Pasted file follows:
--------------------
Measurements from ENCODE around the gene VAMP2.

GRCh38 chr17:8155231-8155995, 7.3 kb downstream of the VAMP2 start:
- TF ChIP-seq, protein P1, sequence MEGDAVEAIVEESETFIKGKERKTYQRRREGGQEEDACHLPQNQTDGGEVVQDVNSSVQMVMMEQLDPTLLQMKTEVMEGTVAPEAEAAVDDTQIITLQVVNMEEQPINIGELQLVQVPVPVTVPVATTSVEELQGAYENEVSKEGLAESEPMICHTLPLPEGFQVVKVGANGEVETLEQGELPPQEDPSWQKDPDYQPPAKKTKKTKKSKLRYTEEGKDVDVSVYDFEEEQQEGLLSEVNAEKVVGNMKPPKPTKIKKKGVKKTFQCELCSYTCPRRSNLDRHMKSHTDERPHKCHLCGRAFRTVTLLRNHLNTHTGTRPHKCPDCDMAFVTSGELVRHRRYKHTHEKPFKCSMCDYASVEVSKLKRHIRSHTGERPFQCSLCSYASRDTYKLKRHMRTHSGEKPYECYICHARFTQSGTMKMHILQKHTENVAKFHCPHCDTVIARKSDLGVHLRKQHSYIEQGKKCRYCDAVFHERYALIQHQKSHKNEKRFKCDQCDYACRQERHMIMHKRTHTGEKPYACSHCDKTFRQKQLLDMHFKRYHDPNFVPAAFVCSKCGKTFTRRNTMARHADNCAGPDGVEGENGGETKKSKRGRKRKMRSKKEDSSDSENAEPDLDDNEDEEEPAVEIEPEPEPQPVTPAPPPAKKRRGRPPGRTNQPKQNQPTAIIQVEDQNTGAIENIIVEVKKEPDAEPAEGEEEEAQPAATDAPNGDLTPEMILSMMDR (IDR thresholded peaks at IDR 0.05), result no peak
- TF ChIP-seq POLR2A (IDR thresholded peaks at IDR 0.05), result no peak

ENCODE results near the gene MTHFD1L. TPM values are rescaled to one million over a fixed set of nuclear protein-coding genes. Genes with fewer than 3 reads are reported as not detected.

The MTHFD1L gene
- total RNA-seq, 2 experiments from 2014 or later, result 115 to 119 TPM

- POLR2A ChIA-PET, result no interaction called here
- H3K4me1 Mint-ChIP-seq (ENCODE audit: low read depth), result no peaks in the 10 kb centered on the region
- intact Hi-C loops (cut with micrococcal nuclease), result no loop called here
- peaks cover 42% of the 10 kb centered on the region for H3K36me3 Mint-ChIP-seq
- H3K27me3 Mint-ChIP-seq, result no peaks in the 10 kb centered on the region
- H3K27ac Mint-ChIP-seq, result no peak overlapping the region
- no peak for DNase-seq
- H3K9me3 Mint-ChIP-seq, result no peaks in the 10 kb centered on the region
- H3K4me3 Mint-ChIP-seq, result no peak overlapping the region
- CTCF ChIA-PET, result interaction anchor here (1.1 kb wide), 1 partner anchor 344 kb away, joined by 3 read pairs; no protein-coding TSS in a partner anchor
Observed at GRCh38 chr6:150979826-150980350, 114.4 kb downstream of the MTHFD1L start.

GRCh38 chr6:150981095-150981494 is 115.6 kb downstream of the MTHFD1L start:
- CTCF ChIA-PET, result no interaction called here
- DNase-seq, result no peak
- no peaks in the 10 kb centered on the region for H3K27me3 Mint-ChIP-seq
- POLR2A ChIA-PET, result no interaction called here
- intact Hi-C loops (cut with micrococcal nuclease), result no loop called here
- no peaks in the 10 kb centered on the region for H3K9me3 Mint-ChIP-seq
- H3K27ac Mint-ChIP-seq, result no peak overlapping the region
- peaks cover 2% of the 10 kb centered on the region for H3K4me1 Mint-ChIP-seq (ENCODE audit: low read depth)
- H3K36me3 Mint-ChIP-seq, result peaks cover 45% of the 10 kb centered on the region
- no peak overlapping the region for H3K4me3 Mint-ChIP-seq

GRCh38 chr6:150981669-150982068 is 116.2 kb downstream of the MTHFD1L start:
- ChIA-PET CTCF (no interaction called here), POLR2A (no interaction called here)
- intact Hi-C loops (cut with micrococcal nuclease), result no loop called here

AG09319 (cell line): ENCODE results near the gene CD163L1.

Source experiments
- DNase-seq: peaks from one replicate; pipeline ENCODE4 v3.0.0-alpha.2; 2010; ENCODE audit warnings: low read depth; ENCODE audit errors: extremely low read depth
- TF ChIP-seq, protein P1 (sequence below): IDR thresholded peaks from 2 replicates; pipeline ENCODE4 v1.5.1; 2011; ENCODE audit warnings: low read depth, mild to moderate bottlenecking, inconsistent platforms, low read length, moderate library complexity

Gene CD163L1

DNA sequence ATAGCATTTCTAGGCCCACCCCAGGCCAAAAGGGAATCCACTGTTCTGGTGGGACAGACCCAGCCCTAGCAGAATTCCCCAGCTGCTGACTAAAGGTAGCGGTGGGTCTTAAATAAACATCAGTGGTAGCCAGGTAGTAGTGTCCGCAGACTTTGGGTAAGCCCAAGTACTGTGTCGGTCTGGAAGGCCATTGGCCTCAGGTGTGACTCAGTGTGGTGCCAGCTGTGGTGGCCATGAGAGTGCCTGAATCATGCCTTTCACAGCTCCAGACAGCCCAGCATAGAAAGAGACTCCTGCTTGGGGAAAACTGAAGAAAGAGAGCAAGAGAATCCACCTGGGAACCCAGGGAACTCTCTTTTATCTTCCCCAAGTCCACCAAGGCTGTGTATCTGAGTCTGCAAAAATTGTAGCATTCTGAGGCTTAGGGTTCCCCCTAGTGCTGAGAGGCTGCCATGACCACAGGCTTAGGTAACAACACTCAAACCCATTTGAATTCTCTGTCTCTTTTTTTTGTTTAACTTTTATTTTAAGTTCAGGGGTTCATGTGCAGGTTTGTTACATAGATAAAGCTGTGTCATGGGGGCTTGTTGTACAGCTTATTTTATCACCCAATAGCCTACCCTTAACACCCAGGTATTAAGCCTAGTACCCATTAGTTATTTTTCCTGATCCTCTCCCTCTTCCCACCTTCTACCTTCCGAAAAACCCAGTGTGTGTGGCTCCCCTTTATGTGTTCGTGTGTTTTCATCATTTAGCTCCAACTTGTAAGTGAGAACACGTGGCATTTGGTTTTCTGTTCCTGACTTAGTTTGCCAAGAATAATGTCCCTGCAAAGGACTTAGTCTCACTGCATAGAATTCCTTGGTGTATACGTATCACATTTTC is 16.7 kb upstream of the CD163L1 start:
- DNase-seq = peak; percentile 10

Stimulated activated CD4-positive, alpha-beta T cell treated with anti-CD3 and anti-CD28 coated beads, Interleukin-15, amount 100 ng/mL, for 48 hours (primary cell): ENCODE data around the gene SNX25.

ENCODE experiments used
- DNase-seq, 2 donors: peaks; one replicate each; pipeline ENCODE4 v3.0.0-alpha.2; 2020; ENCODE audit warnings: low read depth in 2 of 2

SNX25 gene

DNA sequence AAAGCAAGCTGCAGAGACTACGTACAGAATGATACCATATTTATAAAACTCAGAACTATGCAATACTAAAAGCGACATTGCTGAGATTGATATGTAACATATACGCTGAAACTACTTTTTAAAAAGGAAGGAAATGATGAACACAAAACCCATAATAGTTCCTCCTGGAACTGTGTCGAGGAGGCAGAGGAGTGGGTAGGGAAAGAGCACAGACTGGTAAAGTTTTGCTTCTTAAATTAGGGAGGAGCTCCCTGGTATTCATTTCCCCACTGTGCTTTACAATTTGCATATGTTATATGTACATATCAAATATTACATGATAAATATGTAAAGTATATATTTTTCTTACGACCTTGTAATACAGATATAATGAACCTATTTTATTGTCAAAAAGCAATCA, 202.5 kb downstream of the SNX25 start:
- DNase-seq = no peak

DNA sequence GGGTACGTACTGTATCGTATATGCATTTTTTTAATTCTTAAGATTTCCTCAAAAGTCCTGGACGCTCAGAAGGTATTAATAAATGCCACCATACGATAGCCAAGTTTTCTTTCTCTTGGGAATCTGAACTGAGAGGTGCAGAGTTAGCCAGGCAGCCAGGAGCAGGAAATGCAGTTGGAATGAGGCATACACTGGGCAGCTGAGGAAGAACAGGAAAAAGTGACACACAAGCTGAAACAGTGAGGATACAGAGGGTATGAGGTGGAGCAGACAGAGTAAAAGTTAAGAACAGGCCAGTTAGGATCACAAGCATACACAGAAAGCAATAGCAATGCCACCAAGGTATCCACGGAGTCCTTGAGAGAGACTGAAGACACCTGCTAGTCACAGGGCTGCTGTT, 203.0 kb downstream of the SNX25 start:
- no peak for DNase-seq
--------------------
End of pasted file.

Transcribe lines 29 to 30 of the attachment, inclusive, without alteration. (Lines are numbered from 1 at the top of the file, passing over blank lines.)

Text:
- no peak overlapping the region for H3K4me3 Mint-ChIP-seq

GRCh38 chr6:150981669-150982068 is 116.2 kb downstream of the MTHFD1L start: